The perimeter of the house contains 540 bales of rice straw that weigh 65 pounds apiece, are about 35 inches wide, and are covered with two layers of plaster. Linseed oil is added to the plaster to protect it against moisture. The interior walls are standard wooden stick framing.
The straw bales create an almost silent interior space and allow for interesting niches and window depths that are not possible with standard framing. Heidi went through the inside of the house with a can of spray paint, marking where she wanted niches cut in the straw. There is one on the side of the front door where she placed a kindergarten-style clay mold of her handprint. On the other side of the door is a straw-bale tradition called a "truth window"-a small wooden shrine with doors that open to reveal the straw inside the wall.
The living room has a Rumford fireplace, specially designed to throw heat into the room and surrounded with Connecticut blue stone. In the dining room there is an exquisite glass-doored wine closet with display racks built to hold 30 cases of wine. A longtime wine enthusiast, Heidi became friendly with the folks at Imagery Estate winery when she went there to pick up her wine club shipments. They thought she would be perfect in the tasting room and offered her a part-time job. After a couple of years at Imagery they asked her to do the tram tours at the Benziger family's flagship winery.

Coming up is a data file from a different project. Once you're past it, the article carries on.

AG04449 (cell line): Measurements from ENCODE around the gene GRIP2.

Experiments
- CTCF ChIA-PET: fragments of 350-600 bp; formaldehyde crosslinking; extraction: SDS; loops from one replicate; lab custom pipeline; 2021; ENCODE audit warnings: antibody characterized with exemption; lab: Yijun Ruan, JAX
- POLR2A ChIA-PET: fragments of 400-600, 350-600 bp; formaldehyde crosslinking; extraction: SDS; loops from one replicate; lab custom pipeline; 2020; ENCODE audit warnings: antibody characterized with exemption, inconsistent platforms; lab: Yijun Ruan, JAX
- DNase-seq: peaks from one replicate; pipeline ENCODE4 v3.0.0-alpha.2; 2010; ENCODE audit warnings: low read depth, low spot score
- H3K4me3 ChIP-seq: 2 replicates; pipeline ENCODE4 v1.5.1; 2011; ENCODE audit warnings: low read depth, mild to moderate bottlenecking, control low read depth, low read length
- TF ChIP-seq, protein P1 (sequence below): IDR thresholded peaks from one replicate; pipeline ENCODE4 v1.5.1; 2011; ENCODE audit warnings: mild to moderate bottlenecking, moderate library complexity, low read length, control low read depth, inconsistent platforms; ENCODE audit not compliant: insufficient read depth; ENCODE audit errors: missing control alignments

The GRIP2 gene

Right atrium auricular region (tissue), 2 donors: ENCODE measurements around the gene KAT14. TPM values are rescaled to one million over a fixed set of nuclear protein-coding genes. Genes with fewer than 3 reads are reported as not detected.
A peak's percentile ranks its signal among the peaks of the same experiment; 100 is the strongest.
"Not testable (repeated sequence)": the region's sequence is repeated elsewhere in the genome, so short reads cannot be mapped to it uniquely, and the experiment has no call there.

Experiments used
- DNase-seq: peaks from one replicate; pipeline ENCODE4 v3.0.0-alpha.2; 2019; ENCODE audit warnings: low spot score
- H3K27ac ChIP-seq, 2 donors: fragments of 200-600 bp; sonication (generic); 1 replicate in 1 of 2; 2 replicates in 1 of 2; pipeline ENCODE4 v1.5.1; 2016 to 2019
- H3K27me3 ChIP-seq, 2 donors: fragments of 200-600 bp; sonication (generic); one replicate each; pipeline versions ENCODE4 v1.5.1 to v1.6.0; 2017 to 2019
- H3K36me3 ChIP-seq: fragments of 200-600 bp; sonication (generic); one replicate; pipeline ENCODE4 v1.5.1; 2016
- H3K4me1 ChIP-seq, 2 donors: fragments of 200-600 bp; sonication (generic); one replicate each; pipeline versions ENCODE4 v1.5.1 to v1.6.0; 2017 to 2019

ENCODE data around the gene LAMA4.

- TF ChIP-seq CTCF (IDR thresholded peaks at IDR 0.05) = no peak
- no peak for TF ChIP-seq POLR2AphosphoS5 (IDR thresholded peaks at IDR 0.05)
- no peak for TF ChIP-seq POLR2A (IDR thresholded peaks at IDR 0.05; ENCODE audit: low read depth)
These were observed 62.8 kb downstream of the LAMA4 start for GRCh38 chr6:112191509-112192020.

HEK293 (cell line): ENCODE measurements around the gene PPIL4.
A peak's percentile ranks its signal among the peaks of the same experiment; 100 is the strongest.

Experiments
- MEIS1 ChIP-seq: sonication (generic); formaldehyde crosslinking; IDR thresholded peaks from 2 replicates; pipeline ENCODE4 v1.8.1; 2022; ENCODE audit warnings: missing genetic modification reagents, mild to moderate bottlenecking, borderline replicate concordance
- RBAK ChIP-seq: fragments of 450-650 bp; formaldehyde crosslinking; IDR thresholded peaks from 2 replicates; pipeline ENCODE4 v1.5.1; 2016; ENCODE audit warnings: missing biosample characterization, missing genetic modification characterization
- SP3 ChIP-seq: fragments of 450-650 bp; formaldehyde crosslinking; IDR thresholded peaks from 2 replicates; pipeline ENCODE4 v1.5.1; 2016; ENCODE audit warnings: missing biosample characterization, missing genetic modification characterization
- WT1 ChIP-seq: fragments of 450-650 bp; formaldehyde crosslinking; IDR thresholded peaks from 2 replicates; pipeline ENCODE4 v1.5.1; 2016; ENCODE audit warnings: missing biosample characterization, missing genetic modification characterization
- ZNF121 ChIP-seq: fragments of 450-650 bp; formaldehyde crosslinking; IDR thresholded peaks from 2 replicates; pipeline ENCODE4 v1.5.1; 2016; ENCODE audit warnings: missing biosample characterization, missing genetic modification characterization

"I guess they figured if I could fly a 747 I ought to be able to drive a tractor," she laughs, and goes on to rave about the Benzigers and their commitment to biodynamics. "They are so passionate about what they do there it's infectious."
Their passion appeals to her because she is equally intense about everything she does. Whether the subject is flying, wine-tasting, or her home, Heidi's words come directly from the heart, and you sense that if she doesn't really feel it she won't bother to say it.
"I like natural things. Wood. Glass. I don't like clutter and I don't like too much color because you can get tired of colors. I like simple," Heidi says. She describes herself as a spiritual person who doesn't practice any particular religion. Experience the peace in her home, her calm demeanor, and her strong sense of who she is, and you quickly conclude the monks really did work their magic.
The straw bales encompass her. She lives in the moment.
From the winter 2008 issue of SONOMA